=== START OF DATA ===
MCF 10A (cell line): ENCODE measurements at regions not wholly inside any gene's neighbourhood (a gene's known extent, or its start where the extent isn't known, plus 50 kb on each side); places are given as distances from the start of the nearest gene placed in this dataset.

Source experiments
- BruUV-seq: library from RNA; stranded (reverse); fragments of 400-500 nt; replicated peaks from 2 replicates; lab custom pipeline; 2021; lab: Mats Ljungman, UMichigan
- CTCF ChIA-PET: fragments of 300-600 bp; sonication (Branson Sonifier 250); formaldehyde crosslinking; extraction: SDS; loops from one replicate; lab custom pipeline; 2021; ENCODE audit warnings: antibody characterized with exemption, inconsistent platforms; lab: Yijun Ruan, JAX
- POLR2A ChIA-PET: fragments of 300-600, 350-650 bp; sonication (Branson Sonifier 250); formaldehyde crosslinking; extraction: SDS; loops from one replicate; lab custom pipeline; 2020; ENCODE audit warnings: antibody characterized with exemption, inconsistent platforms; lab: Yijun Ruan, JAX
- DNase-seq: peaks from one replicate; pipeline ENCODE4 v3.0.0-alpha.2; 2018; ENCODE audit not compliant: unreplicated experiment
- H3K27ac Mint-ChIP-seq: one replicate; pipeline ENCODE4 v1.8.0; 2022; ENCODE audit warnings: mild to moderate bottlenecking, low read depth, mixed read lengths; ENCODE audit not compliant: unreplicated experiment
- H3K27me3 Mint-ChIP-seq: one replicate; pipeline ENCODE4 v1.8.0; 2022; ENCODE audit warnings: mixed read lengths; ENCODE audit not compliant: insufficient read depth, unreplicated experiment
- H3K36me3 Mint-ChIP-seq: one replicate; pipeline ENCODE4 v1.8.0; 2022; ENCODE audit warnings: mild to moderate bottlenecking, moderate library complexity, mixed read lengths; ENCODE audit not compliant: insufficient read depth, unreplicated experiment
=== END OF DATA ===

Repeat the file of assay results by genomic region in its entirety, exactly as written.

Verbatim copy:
MCF 10A (cell line): ENCODE measurements at regions not wholly inside any gene's neighbourhood (a gene's known extent, or its start where the extent isn't known, plus 50 kb on each side); places are given as distances from the start of the nearest gene placed in this dataset.

Source experiments
- BruUV-seq: library from RNA; stranded (reverse); fragments of 400-500 nt; replicated peaks from 2 replicates; lab custom pipeline; 2021; lab: Mats Ljungman, UMichigan
- CTCF ChIA-PET: fragments of 300-600 bp; sonication (Branson Sonifier 250); formaldehyde crosslinking; extraction: SDS; loops from one replicate; lab custom pipeline; 2021; ENCODE audit warnings: antibody characterized with exemption, inconsistent platforms; lab: Yijun Ruan, JAX
- POLR2A ChIA-PET: fragments of 300-600, 350-650 bp; sonication (Branson Sonifier 250); formaldehyde crosslinking; extraction: SDS; loops from one replicate; lab custom pipeline; 2020; ENCODE audit warnings: antibody characterized with exemption, inconsistent platforms; lab: Yijun Ruan, JAX
- DNase-seq: peaks from one replicate; pipeline ENCODE4 v3.0.0-alpha.2; 2018; ENCODE audit not compliant: unreplicated experiment
- H3K27ac Mint-ChIP-seq: one replicate; pipeline ENCODE4 v1.8.0; 2022; ENCODE audit warnings: mild to moderate bottlenecking, low read depth, mixed read lengths; ENCODE audit not compliant: unreplicated experiment
- H3K27me3 Mint-ChIP-seq: one replicate; pipeline ENCODE4 v1.8.0; 2022; ENCODE audit warnings: mixed read lengths; ENCODE audit not compliant: insufficient read depth, unreplicated experiment
- H3K36me3 Mint-ChIP-seq: one replicate; pipeline ENCODE4 v1.8.0; 2022; ENCODE audit warnings: mild to moderate bottlenecking, moderate library complexity, mixed read lengths; ENCODE audit not compliant: insufficient read depth, unreplicated experiment